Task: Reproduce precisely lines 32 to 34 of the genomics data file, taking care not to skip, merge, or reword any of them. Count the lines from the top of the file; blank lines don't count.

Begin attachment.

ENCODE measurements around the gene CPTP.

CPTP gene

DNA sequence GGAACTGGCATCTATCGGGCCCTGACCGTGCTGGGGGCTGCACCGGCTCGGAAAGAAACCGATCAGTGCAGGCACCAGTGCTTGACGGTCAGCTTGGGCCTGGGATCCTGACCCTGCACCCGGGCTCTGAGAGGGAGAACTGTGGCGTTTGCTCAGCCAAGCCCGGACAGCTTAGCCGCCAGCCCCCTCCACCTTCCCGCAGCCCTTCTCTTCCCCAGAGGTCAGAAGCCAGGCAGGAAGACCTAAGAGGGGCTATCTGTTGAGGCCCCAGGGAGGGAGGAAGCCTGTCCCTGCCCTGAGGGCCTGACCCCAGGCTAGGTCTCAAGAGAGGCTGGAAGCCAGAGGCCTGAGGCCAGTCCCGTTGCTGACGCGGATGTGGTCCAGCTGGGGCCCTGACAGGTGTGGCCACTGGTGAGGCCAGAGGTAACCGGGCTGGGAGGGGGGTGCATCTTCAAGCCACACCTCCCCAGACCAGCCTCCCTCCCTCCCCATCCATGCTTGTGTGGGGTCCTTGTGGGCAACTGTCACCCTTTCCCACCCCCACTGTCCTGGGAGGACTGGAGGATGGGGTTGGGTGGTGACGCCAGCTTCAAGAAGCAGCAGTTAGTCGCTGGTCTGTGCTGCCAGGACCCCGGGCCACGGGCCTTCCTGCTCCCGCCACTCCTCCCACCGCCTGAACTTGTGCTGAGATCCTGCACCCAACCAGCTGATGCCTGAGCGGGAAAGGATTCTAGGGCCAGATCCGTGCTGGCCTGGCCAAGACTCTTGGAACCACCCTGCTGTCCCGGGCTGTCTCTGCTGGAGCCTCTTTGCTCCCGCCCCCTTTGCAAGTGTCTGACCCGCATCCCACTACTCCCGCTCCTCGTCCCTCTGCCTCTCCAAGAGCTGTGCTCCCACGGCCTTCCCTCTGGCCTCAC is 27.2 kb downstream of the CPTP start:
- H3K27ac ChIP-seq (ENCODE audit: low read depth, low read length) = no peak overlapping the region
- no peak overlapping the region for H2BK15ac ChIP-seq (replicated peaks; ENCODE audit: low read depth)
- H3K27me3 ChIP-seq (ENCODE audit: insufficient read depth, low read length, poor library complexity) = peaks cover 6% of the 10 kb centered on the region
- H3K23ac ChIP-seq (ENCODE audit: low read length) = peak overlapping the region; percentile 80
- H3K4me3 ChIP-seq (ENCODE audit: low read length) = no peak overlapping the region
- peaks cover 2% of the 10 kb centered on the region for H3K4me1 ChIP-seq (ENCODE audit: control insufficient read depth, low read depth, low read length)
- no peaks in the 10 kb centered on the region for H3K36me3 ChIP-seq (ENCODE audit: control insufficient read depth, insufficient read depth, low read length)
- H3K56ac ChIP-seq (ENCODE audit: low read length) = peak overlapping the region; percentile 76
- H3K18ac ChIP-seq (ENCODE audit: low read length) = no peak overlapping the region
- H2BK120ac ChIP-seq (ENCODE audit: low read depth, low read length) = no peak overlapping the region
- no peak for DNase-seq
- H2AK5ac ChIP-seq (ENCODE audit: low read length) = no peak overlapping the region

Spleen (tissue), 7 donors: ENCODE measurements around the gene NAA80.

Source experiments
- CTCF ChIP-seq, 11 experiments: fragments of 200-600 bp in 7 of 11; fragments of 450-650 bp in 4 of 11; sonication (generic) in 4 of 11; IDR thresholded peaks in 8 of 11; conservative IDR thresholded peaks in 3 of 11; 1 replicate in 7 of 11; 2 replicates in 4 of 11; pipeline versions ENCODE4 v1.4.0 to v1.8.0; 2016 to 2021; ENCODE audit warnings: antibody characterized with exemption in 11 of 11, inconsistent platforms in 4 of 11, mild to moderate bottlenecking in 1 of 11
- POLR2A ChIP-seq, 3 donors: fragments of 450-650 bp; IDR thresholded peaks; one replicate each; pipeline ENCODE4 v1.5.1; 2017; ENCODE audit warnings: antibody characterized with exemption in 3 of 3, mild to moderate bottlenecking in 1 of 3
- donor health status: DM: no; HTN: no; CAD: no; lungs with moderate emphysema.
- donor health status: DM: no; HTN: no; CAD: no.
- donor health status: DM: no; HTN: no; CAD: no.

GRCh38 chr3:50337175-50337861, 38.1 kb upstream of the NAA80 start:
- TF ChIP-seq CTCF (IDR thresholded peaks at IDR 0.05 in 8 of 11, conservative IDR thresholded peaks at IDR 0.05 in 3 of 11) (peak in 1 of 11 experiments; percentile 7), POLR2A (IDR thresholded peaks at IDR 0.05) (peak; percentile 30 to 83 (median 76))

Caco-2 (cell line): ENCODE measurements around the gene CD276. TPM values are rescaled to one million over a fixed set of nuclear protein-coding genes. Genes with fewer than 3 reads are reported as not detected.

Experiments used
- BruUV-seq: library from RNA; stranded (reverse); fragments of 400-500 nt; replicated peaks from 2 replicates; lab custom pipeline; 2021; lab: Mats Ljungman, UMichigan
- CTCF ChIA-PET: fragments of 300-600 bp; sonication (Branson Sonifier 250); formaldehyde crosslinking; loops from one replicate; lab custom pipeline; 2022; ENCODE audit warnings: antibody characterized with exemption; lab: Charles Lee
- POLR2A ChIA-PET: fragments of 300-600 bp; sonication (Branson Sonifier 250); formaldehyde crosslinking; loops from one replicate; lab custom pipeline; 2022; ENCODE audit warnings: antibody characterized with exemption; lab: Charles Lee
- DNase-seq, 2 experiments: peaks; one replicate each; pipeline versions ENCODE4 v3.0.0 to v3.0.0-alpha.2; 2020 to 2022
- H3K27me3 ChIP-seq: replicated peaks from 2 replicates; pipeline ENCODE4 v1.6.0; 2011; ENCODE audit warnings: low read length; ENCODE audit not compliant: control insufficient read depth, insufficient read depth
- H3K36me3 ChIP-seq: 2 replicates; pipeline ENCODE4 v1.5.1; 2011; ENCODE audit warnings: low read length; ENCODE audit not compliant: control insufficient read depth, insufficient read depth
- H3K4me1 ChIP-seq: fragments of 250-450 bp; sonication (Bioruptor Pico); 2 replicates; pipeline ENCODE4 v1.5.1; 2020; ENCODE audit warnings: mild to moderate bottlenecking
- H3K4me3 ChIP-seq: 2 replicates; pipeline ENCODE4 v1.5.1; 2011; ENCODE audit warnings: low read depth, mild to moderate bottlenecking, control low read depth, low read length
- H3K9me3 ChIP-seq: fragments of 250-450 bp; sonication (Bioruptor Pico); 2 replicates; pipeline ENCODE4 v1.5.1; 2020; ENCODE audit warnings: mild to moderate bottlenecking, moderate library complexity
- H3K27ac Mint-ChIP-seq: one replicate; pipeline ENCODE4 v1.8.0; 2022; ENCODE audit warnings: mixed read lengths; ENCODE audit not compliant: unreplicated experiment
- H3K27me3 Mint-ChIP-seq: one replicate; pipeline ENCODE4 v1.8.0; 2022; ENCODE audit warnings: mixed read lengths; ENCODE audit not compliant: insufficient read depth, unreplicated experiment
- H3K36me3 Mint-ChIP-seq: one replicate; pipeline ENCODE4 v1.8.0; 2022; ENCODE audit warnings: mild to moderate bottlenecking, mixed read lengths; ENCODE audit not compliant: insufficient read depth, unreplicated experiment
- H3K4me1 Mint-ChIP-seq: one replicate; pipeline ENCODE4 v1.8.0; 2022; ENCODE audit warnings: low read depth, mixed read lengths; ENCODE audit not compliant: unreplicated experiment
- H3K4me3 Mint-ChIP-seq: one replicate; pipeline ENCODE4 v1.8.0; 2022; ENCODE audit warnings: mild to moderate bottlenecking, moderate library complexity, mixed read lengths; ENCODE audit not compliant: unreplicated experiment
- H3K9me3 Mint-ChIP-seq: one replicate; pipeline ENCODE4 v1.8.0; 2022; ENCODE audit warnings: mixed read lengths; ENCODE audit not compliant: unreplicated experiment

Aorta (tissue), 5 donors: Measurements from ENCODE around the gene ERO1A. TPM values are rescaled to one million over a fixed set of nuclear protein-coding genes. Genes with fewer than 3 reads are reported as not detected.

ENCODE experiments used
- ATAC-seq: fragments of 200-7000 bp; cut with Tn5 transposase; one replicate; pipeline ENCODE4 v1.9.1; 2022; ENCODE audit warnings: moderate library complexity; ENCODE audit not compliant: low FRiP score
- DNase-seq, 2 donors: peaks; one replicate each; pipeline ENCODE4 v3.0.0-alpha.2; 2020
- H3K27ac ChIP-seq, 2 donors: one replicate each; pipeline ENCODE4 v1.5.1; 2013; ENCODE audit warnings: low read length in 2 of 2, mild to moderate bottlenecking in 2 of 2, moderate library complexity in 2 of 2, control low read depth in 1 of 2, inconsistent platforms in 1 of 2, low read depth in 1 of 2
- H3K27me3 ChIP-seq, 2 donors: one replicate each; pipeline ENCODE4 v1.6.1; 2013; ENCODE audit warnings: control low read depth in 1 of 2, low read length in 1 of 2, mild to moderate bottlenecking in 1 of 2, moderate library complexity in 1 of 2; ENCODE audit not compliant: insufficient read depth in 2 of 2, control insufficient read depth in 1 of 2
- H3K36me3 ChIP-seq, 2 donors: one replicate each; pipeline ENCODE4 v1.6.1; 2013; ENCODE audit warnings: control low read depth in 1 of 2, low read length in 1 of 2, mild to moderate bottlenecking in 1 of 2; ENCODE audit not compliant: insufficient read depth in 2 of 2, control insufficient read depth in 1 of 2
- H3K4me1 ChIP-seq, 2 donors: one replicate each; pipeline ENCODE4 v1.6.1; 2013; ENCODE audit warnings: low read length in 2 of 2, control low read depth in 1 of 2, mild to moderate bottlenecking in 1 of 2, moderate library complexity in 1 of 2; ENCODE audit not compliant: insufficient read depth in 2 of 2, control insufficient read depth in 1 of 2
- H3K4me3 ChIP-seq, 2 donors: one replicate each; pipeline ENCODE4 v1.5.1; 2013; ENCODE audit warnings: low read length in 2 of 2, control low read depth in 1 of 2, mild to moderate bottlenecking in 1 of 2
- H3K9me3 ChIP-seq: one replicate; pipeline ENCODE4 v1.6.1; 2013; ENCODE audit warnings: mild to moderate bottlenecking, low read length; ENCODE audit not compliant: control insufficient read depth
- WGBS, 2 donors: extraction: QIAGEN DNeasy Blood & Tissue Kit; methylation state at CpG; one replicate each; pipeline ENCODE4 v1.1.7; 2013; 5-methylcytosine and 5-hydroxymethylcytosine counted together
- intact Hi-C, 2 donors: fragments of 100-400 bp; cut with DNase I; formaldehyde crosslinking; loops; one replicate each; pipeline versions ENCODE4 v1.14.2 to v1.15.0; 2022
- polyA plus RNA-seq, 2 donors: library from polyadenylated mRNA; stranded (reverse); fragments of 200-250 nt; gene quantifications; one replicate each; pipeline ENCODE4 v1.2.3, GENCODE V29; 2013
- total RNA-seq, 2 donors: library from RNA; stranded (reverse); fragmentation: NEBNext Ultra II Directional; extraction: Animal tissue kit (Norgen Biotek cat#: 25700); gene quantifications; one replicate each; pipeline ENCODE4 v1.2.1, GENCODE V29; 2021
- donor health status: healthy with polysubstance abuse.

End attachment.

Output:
- H3K36me3 ChIP-seq: 2 replicates; pipeline ENCODE4 v1.5.1; 2011; ENCODE audit warnings: low read length; ENCODE audit not compliant: control insufficient read depth, insufficient read depth
- H3K4me1 ChIP-seq: fragments of 250-450 bp; sonication (Bioruptor Pico); 2 replicates; pipeline ENCODE4 v1.5.1; 2020; ENCODE audit warnings: mild to moderate bottlenecking
- H3K4me3 ChIP-seq: 2 replicates; pipeline ENCODE4 v1.5.1; 2011; ENCODE audit warnings: low read depth, mild to moderate bottlenecking, control low read depth, low read length